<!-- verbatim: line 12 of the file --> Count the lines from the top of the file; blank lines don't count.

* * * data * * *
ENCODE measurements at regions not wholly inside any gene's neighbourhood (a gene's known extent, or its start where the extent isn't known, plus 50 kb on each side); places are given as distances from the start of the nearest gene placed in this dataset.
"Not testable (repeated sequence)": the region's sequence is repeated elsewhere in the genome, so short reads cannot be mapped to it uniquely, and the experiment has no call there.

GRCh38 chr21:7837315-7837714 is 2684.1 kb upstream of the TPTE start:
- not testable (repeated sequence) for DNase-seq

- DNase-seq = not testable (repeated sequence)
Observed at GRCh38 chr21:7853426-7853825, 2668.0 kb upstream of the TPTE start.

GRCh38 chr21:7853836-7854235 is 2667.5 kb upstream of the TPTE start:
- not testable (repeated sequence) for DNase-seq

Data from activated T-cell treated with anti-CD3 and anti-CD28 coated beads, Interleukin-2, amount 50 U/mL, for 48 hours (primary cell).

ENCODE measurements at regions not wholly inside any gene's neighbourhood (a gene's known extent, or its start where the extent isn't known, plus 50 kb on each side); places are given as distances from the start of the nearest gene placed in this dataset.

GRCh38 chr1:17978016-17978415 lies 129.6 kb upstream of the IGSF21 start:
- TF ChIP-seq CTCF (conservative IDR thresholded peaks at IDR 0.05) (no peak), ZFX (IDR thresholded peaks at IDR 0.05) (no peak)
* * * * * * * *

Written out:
- TF ChIP-seq CTCF (conservative IDR thresholded peaks at IDR 0.05) (no peak), ZFX (IDR thresholded peaks at IDR 0.05) (no peak)